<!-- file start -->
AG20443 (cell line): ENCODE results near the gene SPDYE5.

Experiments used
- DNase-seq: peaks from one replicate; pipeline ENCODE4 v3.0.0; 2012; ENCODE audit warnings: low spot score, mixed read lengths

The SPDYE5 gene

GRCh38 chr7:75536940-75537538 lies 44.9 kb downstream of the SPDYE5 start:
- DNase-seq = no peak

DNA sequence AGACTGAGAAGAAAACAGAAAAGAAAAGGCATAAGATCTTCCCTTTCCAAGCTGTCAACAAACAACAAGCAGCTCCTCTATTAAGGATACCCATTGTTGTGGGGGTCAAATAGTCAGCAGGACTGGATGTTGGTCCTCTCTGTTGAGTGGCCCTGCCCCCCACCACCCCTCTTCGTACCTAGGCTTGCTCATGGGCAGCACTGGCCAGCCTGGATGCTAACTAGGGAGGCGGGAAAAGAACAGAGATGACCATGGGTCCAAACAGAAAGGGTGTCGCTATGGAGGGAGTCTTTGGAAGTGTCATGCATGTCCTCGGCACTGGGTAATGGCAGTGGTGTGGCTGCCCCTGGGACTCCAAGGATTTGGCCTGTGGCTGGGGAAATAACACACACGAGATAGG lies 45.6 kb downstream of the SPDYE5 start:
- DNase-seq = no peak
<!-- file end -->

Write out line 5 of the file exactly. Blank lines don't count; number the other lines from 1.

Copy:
GRCh38 chr7:75536940-75537538 lies 44.9 kb downstream of the SPDYE5 start: